2. Quality Folklórico Instruction – Maria Luisa Colmenarez and Jose Tena are very influential maestros within the folklórico community.  They have done their own research on the different Mexican folk dance regions and have developed innovative choreographies. They both co-choreographed the Unofficial Guinness World Record for the Largest Mexican Folk Dance at Danzantes Unidos.  As maestros, they teach the steps and the cultural significance behind them.

My folklórico family jose tena

(I also heard that Rudy García will be guest teaching as well.)

1. An opportunity to perform with Mariachi Sol de Mexíco and Symphony Silicon Valley – I grew up listening to Mariachi Sol de Mexíco in my grandma’s car which makes this opportunity a dream come true for me.  All workshop participants will perform at the ¡Viva Fest! concert at San Jose State University on August 1.  I am positive every folklórista loves the opportunity to perform on a big stage with a live mariachi.  Do not forget your rancheras and your charros!

Mariachi-Sol-De-Mexico-De-Jose-Hernandez_583x336 Symphony Silicon Valley

If networking with the folklórico community, San Jose, a low price, quality folklórico instruction and an opportunity to perform with Mariachi Sol de Mexíco and Symphony Silicon Valley sounds appealing to you, you should attend ¡Viva Fest! .  As a folklórista blogger, it is my duty to inform you of quality workshops that will teach you about the Mexican culture and benefit you as a dancer.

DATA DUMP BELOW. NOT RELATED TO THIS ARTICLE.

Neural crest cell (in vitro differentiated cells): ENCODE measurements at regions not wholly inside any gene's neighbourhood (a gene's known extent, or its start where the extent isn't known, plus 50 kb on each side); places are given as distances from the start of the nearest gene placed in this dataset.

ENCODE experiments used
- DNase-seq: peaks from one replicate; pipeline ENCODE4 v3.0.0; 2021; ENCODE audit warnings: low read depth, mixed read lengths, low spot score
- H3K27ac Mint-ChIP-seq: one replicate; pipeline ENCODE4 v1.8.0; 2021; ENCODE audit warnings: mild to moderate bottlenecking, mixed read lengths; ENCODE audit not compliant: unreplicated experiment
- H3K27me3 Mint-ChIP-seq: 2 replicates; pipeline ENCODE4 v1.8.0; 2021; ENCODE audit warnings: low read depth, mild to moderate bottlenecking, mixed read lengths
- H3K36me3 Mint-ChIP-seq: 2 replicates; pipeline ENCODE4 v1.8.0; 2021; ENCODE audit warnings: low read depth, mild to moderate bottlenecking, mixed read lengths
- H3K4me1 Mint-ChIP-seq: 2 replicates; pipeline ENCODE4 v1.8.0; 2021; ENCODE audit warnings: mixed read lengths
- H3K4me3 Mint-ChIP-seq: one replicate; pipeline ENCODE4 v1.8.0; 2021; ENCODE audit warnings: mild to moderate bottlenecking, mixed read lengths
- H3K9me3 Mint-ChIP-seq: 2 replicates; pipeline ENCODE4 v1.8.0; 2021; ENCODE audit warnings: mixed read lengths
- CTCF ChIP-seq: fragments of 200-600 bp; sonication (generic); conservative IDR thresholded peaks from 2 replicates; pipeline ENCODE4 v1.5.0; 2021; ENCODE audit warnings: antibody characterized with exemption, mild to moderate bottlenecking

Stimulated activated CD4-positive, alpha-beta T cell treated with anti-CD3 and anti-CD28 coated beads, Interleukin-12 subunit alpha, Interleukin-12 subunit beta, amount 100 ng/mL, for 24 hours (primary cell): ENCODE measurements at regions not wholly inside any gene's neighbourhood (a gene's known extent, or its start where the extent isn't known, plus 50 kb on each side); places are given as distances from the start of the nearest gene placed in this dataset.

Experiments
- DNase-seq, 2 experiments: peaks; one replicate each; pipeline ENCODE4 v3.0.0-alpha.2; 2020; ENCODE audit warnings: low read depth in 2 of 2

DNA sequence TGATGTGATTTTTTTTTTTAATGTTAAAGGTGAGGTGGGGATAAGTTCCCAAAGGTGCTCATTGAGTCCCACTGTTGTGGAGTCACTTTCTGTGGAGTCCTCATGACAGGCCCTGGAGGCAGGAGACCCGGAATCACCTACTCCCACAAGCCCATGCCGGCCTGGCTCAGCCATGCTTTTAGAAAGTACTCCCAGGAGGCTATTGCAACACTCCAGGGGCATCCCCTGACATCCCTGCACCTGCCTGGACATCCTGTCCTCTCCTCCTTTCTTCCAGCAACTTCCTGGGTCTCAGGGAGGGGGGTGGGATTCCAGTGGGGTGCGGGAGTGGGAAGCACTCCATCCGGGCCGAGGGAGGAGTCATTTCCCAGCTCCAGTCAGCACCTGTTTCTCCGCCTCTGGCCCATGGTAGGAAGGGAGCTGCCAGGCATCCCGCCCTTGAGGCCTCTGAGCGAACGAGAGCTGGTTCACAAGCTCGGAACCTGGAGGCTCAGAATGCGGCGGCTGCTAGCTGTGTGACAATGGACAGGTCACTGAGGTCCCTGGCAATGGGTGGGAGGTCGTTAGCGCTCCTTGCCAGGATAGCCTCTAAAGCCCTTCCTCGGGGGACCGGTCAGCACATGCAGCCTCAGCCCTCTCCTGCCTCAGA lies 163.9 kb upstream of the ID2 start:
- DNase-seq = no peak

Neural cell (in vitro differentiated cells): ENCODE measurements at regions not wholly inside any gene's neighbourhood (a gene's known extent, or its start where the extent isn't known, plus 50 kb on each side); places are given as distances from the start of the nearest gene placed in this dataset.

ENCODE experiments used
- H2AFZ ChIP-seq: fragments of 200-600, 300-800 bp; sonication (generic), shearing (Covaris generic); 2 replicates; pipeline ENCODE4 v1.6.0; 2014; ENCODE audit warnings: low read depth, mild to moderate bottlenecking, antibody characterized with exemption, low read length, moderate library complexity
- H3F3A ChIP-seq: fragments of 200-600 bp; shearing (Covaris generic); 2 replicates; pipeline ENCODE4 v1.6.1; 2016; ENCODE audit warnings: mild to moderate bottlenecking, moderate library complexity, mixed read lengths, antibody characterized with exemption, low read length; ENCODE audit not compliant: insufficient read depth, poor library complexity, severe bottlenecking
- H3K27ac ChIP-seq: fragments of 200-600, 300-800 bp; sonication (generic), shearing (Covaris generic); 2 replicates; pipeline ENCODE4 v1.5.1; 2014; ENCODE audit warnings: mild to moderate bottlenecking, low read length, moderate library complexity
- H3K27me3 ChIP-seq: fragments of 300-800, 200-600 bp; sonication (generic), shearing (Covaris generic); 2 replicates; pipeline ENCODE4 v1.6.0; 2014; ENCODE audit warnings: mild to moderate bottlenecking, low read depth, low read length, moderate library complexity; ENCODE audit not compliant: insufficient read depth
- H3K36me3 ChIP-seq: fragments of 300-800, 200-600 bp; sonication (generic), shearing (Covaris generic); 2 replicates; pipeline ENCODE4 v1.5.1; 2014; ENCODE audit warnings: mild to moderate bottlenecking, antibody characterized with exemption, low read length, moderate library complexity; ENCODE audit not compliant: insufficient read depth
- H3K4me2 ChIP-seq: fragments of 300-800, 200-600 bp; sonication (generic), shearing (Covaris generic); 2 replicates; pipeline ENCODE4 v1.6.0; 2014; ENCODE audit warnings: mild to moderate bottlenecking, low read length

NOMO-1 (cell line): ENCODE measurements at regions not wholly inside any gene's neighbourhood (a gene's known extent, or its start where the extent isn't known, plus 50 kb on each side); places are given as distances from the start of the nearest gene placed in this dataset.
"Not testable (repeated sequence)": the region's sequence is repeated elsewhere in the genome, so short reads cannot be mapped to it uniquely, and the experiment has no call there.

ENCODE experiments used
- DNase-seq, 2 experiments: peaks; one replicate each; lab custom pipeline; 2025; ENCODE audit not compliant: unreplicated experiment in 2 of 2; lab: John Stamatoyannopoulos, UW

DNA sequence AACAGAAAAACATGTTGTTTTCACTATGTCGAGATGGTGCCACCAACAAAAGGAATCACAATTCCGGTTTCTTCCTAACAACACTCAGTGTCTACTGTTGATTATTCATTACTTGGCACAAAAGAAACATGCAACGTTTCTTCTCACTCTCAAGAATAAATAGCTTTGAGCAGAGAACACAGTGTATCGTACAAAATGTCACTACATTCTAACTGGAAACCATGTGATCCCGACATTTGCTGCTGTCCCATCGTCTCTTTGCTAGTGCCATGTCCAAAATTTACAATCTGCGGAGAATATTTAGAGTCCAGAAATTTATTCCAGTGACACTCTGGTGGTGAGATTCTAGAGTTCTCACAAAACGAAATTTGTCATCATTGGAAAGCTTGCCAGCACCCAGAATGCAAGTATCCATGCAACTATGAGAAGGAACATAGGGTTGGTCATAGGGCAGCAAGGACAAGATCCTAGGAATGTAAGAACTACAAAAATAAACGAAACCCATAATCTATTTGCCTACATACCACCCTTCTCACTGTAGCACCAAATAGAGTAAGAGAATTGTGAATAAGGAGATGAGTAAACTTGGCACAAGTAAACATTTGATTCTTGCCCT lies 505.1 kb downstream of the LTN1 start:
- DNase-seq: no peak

For more information about ¡Viva Fest!, visit vivafest.org.

Advertisements

Folklorico Inspired graduation cap

 

You know you dance folklorico if you rhinestone a picture of a folklorico dancers on your graduation cap.  Design courtesy of DG Designs.

DSC07939

Miguelito has always been a trusted brand in folklorico foot wear.  I paid around $64 for my pair at Olveritas Village at Olvera Street in Los Angeles.  I am really excited to use them at my rehearsal on Tuesday.  I will write a review on them after my rehearsal.  In the meantime, which brand of folklorico shoes do you prefer and why?